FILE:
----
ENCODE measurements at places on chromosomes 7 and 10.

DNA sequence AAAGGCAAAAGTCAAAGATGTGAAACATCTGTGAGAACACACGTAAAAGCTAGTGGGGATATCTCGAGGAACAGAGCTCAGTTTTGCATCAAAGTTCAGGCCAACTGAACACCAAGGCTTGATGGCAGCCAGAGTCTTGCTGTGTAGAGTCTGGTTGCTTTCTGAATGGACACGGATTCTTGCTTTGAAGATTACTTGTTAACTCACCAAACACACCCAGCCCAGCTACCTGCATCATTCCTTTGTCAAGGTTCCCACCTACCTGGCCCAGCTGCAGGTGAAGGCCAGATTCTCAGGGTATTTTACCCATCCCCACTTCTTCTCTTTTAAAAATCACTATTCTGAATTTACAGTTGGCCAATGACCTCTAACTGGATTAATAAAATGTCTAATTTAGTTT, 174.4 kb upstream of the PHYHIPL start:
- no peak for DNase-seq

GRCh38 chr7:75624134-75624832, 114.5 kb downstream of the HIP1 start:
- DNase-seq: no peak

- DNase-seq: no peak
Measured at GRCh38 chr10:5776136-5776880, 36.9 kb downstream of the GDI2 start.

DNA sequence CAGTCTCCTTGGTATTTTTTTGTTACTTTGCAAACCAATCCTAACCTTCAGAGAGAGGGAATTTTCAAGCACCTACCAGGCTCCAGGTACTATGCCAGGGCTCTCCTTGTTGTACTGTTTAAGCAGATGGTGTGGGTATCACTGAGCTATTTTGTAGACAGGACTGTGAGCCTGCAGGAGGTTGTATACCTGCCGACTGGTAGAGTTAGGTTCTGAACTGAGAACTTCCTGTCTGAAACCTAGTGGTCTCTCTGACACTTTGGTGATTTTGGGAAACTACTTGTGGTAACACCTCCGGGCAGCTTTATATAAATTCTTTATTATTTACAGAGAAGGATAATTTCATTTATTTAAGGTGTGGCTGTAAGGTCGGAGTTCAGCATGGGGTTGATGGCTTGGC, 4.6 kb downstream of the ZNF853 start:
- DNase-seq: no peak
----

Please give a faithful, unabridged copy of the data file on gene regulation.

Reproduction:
ENCODE measurements at places on chromosomes 7 and 10.

DNA sequence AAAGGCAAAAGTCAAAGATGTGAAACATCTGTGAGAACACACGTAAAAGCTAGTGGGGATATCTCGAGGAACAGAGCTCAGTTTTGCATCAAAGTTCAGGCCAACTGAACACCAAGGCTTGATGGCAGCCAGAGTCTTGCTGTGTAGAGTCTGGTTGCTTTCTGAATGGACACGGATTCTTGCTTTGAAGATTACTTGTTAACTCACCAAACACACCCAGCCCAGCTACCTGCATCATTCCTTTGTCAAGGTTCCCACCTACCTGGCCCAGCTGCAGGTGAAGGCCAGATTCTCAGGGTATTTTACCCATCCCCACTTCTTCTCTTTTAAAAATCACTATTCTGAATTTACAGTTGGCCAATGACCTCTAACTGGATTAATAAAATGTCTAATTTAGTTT, 174.4 kb upstream of the PHYHIPL start:
- no peak for DNase-seq

GRCh38 chr7:75624134-75624832, 114.5 kb downstream of the HIP1 start:
- DNase-seq: no peak

- DNase-seq: no peak
Measured at GRCh38 chr10:5776136-5776880, 36.9 kb downstream of the GDI2 start.

DNA sequence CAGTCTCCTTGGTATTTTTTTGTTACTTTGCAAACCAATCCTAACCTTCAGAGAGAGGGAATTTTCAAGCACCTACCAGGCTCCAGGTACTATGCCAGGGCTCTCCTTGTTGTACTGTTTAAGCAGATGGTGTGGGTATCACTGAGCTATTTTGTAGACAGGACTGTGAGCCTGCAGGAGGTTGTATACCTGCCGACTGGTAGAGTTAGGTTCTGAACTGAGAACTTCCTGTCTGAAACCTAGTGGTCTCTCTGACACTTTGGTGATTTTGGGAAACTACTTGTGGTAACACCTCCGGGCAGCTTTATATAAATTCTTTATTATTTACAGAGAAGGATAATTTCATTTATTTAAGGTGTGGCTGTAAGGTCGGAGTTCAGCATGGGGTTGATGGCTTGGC, 4.6 kb downstream of the ZNF853 start:
- DNase-seq: no peak